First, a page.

It has been 5-1/2 weeks since I posted that Boeing had grounded their Starliner capsule while they continued to troubleshoot the valve failures they had before they aborted the re-test mission at the start of August.
On Tuesday, NASA's chief of human spaceflight operations, Kathy Lueders, said teams of engineers and technicians from Boeing and NASA are continuing to assess the issue with sticky valves. "I think the team's making great progress on further troubleshooting," she said.
The original information I had gotten about problem the week before said there were 13 valves and that seven of the 13 were operating normally by then. In today's article in Ars Technica, that gets made a bit less clear.
Just hours before launch, Boeing had to scrub the much-anticipated uncrewed test flight of the Starliner spacecraft in early August after 13 valves that control the flow of dinitrogen tetroxide oxidizer through the service module of the spacecraft malfunctioned. There are 24 oxidizer valves in the propulsion system, which is critical both for in-space travel as well as launch emergency escapes. During investigations on the launch pad, technicians were able to open some but not all of the valves.
Since returning Starliner to Boeing's Commercial Crew and Cargo Processing Facility in Florida, engineers have been able to gather data about the "dry" side of the valves, but they may need to remove the valves from the spacecraft to assess the "wet" side, Lueders said. This would be a cumbersome process.
The 13 valves that are the issue are apparently all on the dinitrogen tetroxide oxidizer side. That makes it sound like the problem is in 13 out of 24 valves. There's no mention of seven of them being OK.
Boeing and NASA have agreed to decide "within the next few weeks" if they're going to try to take this service module apart to remove the valves and conduct deeper failure analysis. If they decide to remove those valves, Boeing would likely swap to a service module intended for a future crewed flight and use it for the uncrewed Orbital Flight Test-2 mission. I would hope that they've already checked that service module to see if its valves have the same problems.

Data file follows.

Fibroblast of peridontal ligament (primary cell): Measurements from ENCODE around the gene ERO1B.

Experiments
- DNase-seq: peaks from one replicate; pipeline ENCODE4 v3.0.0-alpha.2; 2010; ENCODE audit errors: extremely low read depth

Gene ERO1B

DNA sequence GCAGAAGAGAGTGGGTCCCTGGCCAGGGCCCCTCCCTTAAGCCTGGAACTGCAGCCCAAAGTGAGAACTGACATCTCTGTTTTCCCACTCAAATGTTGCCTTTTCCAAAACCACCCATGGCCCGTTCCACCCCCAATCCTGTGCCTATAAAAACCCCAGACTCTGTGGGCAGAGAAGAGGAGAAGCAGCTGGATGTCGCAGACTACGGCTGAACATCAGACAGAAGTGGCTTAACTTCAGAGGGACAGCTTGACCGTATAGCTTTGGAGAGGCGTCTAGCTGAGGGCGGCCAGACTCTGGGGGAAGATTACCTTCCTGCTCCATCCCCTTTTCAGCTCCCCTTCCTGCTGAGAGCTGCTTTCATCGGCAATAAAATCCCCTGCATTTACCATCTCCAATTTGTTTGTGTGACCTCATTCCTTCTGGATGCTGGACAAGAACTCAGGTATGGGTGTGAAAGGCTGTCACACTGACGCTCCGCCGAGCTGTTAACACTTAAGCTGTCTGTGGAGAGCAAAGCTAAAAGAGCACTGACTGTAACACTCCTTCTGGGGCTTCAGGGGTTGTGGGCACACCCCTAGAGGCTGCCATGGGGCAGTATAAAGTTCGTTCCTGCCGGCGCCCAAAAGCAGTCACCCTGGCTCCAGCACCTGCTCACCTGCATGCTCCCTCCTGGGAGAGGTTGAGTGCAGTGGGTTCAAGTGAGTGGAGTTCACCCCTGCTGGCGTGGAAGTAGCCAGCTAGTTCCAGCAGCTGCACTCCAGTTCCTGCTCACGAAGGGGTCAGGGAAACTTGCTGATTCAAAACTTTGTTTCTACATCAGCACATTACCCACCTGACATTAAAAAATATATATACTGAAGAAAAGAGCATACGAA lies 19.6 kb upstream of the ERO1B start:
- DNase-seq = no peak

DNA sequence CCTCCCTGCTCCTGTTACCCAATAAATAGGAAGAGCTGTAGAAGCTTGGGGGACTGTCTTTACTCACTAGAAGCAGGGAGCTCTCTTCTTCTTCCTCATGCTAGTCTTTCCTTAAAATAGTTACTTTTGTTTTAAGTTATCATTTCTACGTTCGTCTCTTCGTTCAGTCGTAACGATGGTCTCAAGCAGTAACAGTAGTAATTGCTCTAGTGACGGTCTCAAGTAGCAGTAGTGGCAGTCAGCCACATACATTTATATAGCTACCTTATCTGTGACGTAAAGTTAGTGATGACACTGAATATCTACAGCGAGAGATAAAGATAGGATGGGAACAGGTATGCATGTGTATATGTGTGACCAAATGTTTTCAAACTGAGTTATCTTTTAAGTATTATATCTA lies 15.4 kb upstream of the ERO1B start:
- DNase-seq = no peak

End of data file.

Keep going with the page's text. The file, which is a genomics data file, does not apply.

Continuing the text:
A new date for this OFT-2 mission has yet to be set, and Lueders indicated one may not be set any time soon. She suggested the mission probably will slip to 2022. "My gut is that it would probably be more likely to be next year, but we're still working through that timeline," she said.
Scheduling this mission is trickier than just launching Starliner into Low Earth Orbit and testing the systems because part of the test is for it autonomously dock to the International Space Station. To do that, the ISS has to have a docking port available. Ars correspondent Eric Berger has looked into the schedules and concludes the timing doesn't look good. There are two time windows when the ISS has an open docking port remaining in this year: the entire month of October, and from November 12 to December 1.
October is next week, and it doesn't seem likely that Starliner could be made operational for early October. The rest of the month doesn't look good either. It turns out that Starliner's Atlas V has a conflict with another mission, a probe (called Lucy) to Jupiter's Trojan asteroids that will use the same launch pad. Lucy's launch is No Earlier Than October 16 and turning the pad around is a two week operation. It doesn't seem very likely its Atlas V booster can be made ready to go for either of those launch windows, although the second one might be more likely.
If they can't conduct their unmanned test flight by around the middle of November, the next available window at the ISS is January 3rd to February 22nd. That seems like the safer bet.
For those who don't remember, SpaceX's Demo-1 mission, their version of this Starliner Orbital Test was conducted in March of '19. That puts them roughly three years ahead of Boeing, who the Beltway Bandit crowd thought was the safe bet to provide these launch services.
The Boeing Starliner capsule on its Atlas V; last July before the test that resulted in the scrub. Trevor Mahlmann photo at Ars Technica.